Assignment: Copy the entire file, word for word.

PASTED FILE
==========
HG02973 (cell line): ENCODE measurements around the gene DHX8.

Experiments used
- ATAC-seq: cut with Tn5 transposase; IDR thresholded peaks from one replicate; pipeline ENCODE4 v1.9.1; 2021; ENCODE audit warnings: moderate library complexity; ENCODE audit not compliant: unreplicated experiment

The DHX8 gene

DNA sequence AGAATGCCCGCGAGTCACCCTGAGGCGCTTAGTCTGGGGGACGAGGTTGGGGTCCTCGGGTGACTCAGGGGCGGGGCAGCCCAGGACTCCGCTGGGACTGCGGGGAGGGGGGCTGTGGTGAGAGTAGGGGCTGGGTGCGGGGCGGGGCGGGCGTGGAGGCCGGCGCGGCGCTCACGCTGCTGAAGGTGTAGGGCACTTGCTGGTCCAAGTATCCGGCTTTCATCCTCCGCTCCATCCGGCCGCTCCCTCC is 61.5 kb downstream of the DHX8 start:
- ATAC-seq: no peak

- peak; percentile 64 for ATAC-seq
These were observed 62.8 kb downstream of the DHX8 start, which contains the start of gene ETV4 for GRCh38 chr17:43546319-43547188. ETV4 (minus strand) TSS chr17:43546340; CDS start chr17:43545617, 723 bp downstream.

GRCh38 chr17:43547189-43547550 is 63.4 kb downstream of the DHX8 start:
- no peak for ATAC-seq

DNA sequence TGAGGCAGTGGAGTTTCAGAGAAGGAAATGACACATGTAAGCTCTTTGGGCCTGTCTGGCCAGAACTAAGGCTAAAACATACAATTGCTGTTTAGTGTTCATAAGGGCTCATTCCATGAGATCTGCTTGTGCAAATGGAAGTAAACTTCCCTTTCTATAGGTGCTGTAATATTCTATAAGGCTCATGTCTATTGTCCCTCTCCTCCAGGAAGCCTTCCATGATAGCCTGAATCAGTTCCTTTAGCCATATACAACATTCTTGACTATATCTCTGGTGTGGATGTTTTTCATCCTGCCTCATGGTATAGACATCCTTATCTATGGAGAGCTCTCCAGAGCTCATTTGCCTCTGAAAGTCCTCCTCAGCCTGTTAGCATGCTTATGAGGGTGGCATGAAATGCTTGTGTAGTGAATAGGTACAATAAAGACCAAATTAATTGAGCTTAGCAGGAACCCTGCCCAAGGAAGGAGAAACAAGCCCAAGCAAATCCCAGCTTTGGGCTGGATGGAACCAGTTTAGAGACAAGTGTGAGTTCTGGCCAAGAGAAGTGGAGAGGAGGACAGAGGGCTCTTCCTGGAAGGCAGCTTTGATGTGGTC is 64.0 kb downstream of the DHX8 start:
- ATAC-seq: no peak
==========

HG02973 (cell line): ENCODE measurements around the gene DHX8.

Experiments used
- ATAC-seq: cut with Tn5 transposase; IDR thresholded peaks from one replicate; pipeline ENCODE4 v1.9.1; 2021; ENCODE audit warnings: moderate library complexity; ENCODE audit not compliant: unreplicated experiment

The DHX8 gene

DNA sequence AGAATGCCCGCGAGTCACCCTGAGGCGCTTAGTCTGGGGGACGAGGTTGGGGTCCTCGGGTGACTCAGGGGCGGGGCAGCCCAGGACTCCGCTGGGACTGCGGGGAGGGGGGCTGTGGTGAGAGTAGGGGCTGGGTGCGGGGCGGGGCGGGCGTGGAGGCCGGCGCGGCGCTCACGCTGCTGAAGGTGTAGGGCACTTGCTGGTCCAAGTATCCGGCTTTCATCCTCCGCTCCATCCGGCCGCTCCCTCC is 61.5 kb downstream of the DHX8 start:
- ATAC-seq: no peak

- peak; percentile 64 for ATAC-seq
These were observed 62.8 kb downstream of the DHX8 start, which contains the start of gene ETV4 for GRCh38 chr17:43546319-43547188. ETV4 (minus strand) TSS chr17:43546340; CDS start chr17:43545617, 723 bp downstream.

GRCh38 chr17:43547189-43547550 is 63.4 kb downstream of the DHX8 start:
- no peak for ATAC-seq

DNA sequence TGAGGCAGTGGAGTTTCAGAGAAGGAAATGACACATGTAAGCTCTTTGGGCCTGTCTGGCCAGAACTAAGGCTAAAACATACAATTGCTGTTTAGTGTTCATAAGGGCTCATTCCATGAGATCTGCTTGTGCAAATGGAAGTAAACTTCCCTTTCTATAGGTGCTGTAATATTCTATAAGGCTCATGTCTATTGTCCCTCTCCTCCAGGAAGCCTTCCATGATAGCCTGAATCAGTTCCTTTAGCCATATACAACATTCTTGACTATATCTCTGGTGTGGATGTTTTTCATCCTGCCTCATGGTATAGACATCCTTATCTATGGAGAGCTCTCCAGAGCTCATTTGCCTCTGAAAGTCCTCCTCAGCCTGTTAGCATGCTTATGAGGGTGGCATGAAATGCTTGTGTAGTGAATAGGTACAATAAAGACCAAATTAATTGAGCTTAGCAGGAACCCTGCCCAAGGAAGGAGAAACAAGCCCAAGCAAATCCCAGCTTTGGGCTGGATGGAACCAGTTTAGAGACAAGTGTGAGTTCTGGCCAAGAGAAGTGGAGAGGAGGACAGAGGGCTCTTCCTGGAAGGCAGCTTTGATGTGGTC is 64.0 kb downstream of the DHX8 start:
- ATAC-seq: no peak